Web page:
ADM has entered a strategic development agreement with Air Protein, a startup seeking to decouple food production from agricultural land by using carbon dioxide, rather than sugar, to fuel its microbial fermentation platform.
Under the agreement, ADM—a strategic investor in Air Protein—will work with the California-based firm “to identify ways to scale cost-effective ingredients that enable meat substitutes to deliver on their cost, nutrition, flavor and texture targets.”
The deal also provides for the mutually exclusive rights for the partners to build and operate Air Protein’s first commercial scale plant, says the company, which has started commissioning a demo-scale site in San Leandro, California.
“Food security and sustainability are two of the enduring trends driving the growth and evolution of protein demand, and ADM is at the forefront of expanding the entire protein ecosystem,” said ADM SVP strategy and innovation Ian Pinner.
“We’re expanding our partnership to bring ADM’s industry-leading expertise in flavors and complete nutrition solutions to help expand the universe of applications in which Air Protein’s technology can be used.”
Food production, decoupled from agricultural land
One of a new breed of startups growing microbes fed on elements in the air, rather than agricultural feedstocks such as sugars (other players include Farmless and Solar Foods), Air Protein was founded by physicist Dr. Lisa Dyson in 2019.
A spinoff of Kiverdi, with exclusive rights to use Kiverdi’s technology in food production, Air Protein has raised $107 million from investors including ADM Ventures, the Ford Foundation, Barclays Sustainable Impact Capital, Plum Alley, and GV.
Unlike strains of fungi that feed on sugars to make high-protein meat substitutes, Air Protein deploys single-cell organisms first studied by NASA in the 1960s to convert carbon dioxide and other components exhaled by astronauts into protein.
The Non-GMO bacteria in question can convert core elements from the air such as carbon dioxide, oxygen and nitrogen into complete protein, producing large quantities of biomass and nutrients including vitamin B12 “in the dark, in any season, in any geography.” The key inputs are CO2, water, and electricity.
It has not discussed pricing vs existing protein sources but claims there are clear benefits to production systems that can use a recycled greenhouse gas as a core input, producing large quantities of protein ‘to order’ in a matter of hours, without using vast tracts of land to grow crops or feed animals.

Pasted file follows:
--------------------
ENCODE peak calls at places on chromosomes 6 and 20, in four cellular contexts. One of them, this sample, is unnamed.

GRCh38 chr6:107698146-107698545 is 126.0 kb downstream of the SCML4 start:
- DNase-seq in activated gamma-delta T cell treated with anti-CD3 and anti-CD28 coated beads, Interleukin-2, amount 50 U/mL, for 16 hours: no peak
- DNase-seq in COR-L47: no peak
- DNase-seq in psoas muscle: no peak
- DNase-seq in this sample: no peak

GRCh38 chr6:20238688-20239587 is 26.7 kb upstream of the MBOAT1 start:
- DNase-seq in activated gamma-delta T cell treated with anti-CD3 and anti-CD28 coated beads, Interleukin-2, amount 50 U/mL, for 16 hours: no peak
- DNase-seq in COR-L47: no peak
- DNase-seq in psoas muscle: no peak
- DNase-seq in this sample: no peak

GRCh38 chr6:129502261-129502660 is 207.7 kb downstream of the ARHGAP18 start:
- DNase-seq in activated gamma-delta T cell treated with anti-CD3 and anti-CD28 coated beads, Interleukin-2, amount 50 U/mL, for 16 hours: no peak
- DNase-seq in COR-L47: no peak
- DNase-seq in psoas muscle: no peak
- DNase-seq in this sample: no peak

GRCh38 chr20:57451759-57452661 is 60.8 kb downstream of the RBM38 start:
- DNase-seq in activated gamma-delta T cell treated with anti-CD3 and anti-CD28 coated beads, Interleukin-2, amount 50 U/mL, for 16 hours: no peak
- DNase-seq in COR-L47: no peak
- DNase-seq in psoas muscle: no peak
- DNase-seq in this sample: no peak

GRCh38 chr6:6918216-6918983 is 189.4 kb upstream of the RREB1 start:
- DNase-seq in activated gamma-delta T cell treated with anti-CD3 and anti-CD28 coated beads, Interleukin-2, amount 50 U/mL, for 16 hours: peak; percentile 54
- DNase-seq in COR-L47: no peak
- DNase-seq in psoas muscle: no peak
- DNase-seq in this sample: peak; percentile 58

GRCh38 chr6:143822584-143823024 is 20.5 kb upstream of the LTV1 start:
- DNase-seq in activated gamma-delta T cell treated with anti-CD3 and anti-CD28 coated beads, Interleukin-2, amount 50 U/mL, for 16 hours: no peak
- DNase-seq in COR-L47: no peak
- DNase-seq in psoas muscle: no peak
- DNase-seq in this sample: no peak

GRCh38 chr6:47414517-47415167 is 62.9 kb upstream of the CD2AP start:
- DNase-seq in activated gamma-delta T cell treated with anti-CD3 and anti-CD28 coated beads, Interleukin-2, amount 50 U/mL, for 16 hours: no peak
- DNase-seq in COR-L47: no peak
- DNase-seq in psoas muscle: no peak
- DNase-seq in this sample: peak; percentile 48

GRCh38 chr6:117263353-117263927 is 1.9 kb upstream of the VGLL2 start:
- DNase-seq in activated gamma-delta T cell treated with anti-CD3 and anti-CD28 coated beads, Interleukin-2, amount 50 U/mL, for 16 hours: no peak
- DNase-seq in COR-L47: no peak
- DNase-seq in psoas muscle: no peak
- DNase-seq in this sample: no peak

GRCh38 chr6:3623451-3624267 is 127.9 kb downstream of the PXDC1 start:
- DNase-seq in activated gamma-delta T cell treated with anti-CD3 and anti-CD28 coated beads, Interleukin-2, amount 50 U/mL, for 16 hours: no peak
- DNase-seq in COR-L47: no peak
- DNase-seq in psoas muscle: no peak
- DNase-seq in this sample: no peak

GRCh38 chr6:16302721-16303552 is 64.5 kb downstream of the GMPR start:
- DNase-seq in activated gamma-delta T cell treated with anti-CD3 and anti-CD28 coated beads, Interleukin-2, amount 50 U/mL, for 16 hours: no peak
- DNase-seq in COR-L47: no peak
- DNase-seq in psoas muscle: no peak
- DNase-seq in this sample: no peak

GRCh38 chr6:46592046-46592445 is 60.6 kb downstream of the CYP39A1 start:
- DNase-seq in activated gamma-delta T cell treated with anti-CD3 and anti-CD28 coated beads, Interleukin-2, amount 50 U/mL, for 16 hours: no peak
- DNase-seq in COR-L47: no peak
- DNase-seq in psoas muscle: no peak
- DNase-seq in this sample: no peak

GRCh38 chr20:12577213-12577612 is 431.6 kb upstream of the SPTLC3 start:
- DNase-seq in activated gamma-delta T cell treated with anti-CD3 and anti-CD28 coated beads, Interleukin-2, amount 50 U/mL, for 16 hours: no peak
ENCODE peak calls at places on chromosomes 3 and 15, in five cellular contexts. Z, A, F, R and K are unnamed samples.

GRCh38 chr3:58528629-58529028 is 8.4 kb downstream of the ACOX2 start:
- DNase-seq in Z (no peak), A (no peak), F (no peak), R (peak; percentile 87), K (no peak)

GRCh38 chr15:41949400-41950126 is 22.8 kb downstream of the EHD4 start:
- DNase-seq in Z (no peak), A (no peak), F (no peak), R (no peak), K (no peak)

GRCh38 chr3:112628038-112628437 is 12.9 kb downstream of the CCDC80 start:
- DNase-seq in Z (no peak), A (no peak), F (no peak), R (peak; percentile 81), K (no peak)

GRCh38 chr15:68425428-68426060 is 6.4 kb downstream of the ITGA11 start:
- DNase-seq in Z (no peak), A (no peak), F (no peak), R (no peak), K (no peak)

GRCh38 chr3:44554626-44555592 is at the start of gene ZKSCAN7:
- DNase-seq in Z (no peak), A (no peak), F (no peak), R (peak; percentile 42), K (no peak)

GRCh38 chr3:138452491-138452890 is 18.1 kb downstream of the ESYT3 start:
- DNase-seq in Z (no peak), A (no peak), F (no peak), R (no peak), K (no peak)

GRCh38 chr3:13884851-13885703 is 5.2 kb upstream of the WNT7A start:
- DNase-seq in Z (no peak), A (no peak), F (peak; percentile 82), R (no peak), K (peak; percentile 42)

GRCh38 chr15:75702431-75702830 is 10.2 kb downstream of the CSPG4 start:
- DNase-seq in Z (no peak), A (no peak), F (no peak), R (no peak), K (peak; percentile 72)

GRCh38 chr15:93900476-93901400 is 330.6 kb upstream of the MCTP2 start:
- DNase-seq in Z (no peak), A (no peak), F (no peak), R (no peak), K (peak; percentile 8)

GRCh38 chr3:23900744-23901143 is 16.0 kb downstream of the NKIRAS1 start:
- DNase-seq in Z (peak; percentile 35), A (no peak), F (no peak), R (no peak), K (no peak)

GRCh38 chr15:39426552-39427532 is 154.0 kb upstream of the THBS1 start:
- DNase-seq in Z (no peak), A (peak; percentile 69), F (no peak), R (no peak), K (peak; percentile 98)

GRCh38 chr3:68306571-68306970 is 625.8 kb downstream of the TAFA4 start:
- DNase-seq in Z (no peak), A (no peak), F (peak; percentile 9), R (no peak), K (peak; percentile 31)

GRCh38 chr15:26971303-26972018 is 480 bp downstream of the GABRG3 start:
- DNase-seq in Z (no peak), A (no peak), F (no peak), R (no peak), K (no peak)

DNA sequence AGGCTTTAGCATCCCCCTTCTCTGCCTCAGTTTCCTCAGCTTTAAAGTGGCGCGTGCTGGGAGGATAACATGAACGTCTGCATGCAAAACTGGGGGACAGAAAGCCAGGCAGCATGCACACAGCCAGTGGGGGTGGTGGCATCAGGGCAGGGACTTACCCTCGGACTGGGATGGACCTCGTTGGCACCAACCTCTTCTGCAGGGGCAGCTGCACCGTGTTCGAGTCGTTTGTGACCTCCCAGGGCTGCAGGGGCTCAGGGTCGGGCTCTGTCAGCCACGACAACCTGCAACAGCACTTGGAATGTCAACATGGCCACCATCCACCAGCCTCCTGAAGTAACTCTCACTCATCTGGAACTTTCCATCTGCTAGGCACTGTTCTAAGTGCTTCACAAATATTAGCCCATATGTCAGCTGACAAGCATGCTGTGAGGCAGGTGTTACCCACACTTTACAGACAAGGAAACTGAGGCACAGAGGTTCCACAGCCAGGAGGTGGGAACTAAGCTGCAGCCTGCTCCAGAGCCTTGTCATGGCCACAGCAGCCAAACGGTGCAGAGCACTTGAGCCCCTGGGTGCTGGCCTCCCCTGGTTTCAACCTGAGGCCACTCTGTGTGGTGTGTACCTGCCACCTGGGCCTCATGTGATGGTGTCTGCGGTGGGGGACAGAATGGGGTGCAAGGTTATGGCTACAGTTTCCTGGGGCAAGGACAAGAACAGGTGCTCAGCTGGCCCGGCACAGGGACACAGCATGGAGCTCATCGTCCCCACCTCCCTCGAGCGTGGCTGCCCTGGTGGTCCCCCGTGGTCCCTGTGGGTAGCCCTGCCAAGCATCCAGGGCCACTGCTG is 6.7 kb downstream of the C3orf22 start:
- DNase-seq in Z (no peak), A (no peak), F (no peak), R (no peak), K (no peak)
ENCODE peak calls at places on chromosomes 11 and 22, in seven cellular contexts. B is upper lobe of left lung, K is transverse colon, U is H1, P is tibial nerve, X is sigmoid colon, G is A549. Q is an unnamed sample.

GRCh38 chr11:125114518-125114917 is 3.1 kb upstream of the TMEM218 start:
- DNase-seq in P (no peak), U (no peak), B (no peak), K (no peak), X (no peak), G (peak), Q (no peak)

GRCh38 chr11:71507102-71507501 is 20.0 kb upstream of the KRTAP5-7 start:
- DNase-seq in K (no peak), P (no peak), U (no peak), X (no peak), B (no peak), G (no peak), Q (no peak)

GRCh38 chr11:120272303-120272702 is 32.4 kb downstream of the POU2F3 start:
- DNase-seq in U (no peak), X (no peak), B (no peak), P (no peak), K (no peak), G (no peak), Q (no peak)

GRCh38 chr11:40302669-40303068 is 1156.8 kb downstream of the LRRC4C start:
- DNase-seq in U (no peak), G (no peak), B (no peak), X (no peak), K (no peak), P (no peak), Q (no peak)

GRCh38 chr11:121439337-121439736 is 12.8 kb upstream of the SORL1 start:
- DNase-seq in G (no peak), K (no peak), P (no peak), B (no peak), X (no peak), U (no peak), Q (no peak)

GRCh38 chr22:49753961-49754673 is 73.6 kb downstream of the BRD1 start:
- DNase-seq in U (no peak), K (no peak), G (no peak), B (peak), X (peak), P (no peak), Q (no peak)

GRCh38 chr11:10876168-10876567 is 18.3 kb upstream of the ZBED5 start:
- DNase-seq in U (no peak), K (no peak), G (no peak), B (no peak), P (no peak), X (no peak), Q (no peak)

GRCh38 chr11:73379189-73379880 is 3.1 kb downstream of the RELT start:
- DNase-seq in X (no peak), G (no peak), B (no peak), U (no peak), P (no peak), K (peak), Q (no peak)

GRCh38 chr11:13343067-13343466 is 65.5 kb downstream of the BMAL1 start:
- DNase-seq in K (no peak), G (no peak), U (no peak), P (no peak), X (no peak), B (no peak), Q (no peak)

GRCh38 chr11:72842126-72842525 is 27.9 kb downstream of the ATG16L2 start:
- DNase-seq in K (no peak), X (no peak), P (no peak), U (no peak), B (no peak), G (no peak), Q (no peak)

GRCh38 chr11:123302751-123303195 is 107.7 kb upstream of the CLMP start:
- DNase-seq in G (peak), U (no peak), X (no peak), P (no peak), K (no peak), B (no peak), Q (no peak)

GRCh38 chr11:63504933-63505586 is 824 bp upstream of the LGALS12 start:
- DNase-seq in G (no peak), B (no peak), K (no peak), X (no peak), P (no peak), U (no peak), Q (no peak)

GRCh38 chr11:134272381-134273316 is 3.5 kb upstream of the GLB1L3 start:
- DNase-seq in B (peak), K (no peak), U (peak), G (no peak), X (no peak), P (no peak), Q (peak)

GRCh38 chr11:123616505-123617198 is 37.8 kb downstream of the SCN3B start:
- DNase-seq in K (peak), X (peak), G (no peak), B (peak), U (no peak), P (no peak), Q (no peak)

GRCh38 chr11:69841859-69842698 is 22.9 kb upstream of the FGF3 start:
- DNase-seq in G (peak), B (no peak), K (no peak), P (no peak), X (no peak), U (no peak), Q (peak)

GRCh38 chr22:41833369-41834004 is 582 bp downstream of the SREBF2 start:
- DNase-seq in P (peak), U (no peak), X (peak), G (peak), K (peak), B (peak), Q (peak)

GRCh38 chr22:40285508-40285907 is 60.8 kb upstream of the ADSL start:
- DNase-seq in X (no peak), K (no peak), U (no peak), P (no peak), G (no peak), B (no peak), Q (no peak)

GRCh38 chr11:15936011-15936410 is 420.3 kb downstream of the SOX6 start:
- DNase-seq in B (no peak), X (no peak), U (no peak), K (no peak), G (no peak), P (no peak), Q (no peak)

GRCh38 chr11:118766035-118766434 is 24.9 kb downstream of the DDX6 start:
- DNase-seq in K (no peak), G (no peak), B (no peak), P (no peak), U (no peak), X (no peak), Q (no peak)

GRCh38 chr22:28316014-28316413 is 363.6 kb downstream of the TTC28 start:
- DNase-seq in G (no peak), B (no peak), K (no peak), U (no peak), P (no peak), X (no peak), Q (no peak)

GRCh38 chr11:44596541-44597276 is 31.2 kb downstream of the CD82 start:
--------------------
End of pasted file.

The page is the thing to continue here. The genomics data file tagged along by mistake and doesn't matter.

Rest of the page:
While the initial deployment will use commercially available CO2 (the kind used in sparkling water), the long-term plan is to use carbon dioxide from direct air capture technologies.
Do consumers want bacteria in meat substitutes?
Whether consumers will embrace protein-packed bacteria as a meat substitute—however efficiently/sustainably-grown—is yet to be determined, although advocates of the technology point out that consumers are already accustomed to the concept of eating bacteria via probiotics.
For example, Superbrewed Food, another startup growing protein-packed bacteria for dairy and meat substitutes (using sugar rather than ‘air’ as a feedstock), has attempted to tap into the ‘biotics’ trend by describing its ingredient as a ‘postbiotic.’
The first ingredient Air Protein plans to commercialize is a protein-rich wholefood ingredient that can be used in a variety of products from meat-alternatives to protein-enriched pastas, dairy, cereals, nutrition bars, sports nutrition products and protein shakes.
However, the plan is develop a platform that can produce a suite of ingredients.
Labeling is yet to be determined, says the company, which has self-affirmed the GRAS (Generally Recognized as Safe) status of its ingredients and submitted a dossier to the US Food and Drug Administration (FDA) in the hope of securing a coveted “no questions” letter.